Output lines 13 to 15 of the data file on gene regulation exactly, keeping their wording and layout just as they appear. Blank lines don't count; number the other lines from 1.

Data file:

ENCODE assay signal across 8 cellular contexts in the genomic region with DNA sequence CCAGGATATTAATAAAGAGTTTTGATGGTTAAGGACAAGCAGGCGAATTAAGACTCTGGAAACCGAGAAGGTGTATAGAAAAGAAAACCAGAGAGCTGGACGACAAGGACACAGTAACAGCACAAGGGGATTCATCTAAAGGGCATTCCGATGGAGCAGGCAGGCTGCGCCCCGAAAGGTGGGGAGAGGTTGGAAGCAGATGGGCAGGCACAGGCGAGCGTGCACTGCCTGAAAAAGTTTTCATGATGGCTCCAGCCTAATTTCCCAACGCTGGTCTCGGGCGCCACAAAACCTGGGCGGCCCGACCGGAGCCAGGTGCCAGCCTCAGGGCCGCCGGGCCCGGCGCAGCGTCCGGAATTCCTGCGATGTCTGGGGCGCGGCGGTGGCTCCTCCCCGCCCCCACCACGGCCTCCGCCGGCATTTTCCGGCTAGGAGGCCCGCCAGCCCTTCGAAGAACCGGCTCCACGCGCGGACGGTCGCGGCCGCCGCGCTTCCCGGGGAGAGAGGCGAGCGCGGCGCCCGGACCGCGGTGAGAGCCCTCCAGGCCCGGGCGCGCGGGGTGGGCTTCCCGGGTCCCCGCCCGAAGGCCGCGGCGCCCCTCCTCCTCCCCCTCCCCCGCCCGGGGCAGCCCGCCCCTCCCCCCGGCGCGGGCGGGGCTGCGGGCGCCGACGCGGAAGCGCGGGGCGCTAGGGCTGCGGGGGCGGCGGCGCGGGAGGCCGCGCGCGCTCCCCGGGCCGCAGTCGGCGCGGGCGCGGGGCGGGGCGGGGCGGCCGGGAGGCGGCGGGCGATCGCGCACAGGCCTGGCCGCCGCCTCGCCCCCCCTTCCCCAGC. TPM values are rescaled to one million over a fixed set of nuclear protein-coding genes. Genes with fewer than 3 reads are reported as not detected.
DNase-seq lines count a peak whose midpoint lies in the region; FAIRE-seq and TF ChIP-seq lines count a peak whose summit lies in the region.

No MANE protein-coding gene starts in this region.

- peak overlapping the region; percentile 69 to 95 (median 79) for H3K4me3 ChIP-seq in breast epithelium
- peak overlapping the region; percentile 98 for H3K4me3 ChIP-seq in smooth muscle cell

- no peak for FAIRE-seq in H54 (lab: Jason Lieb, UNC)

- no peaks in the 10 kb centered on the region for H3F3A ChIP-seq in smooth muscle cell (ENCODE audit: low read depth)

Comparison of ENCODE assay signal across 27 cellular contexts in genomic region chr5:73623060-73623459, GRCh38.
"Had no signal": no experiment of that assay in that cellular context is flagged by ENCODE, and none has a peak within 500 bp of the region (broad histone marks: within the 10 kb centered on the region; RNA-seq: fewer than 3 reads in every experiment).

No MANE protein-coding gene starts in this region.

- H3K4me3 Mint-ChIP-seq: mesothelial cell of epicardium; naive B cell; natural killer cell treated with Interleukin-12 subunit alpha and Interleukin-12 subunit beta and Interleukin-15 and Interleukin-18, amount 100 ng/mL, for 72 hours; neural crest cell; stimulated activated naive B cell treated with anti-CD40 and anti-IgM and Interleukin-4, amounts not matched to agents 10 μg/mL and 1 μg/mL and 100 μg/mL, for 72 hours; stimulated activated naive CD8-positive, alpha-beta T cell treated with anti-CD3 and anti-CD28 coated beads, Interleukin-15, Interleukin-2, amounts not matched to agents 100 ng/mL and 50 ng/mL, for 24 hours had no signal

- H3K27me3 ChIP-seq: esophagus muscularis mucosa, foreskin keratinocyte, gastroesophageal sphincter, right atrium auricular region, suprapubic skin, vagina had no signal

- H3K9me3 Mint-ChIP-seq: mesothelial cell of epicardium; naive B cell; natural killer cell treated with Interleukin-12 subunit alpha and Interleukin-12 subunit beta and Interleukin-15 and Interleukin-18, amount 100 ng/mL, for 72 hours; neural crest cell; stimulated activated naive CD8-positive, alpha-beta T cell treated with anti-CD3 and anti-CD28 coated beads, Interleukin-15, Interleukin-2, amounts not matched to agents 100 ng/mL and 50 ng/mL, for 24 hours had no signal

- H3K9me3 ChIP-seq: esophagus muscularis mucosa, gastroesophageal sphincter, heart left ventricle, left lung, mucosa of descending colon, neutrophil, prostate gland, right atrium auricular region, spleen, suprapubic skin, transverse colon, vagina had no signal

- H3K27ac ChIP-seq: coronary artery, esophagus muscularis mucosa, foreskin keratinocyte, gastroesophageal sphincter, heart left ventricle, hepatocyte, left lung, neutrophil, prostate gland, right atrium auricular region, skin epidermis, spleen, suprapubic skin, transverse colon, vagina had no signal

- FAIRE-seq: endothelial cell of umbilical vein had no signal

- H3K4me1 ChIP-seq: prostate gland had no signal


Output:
- H3K9me3 Mint-ChIP-seq: mesothelial cell of epicardium; naive B cell; natural killer cell treated with Interleukin-12 subunit alpha and Interleukin-12 subunit beta and Interleukin-15 and Interleukin-18, amount 100 ng/mL, for 72 hours; neural crest cell; stimulated activated naive CD8-positive, alpha-beta T cell treated with anti-CD3 and anti-CD28 coated beads, Interleukin-15, Interleukin-2, amounts not matched to agents 100 ng/mL and 50 ng/mL, for 24 hours had no signal

- H3K9me3 ChIP-seq: esophagus muscularis mucosa, gastroesophageal sphincter, heart left ventricle, left lung, mucosa of descending colon, neutrophil, prostate gland, right atrium auricular region, spleen, suprapubic skin, transverse colon, vagina had no signal

- H3K27ac ChIP-seq: coronary artery, esophagus muscularis mucosa, foreskin keratinocyte, gastroesophageal sphincter, heart left ventricle, hepatocyte, left lung, neutrophil, prostate gland, right atrium auricular region, skin epidermis, spleen, suprapubic skin, transverse colon, vagina had no signal